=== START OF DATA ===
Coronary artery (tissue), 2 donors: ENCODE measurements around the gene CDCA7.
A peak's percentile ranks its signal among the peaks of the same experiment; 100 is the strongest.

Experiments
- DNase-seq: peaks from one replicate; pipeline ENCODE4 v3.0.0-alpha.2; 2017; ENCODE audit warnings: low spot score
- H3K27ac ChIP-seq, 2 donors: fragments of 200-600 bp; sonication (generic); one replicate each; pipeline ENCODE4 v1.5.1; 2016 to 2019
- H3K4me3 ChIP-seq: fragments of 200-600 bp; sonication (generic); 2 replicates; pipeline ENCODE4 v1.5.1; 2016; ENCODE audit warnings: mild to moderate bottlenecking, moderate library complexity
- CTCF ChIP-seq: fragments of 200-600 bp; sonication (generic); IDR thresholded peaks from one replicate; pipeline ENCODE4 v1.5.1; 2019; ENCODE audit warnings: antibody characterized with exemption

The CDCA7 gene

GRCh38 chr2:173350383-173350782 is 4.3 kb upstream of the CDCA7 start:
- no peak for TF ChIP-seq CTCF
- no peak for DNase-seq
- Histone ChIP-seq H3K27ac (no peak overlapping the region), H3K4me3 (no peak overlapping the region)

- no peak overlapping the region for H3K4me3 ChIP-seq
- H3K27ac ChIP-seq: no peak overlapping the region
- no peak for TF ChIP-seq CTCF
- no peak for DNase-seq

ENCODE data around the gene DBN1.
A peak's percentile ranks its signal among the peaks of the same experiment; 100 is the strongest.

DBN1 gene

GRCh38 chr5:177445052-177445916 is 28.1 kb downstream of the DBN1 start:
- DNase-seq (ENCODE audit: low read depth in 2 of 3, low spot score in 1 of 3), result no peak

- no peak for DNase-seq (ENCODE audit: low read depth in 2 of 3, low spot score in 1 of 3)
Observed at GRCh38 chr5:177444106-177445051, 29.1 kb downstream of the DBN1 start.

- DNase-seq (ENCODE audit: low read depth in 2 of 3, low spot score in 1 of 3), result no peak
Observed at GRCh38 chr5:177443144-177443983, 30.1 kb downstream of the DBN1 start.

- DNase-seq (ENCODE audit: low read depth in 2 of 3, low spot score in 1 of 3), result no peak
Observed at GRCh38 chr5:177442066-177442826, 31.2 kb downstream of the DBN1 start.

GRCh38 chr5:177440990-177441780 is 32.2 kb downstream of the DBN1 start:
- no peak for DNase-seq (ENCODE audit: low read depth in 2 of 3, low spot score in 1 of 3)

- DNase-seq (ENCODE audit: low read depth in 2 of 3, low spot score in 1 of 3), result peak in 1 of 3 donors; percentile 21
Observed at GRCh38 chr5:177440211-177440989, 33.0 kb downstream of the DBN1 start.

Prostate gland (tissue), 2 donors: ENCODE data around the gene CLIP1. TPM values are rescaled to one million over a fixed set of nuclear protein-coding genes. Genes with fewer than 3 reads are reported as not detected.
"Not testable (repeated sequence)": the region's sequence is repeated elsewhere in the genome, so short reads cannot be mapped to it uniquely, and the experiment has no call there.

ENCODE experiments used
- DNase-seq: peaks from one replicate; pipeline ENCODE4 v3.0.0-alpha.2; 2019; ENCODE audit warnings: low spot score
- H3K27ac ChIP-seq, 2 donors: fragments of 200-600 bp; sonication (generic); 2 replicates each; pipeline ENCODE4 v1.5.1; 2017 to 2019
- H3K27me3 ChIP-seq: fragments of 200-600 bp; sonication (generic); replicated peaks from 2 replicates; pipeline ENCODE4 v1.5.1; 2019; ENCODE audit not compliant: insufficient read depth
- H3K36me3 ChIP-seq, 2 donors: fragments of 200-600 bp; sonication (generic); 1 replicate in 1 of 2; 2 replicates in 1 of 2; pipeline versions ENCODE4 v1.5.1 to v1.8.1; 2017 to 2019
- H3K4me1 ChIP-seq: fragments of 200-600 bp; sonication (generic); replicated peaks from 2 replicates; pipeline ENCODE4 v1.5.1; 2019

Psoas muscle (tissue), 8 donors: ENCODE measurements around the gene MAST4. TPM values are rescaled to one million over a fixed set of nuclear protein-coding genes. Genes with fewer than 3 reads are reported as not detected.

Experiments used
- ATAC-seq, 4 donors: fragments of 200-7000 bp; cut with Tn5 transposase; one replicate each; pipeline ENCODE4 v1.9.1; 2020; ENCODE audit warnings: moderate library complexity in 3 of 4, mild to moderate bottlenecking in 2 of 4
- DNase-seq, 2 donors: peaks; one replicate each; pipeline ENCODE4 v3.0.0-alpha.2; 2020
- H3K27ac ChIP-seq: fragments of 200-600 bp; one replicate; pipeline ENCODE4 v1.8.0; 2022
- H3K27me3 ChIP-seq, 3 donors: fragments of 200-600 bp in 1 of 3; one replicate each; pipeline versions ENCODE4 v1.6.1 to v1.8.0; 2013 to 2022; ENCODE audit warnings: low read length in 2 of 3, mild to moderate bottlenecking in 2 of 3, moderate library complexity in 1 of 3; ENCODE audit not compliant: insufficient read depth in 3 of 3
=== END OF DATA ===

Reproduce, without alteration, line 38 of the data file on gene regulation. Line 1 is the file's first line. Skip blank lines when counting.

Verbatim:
- H3K36me3 ChIP-seq, 2 donors: fragments of 200-600 bp; sonication (generic); 1 replicate in 1 of 2; 2 replicates in 1 of 2; pipeline versions ENCODE4 v1.5.1 to v1.8.1; 2017 to 2019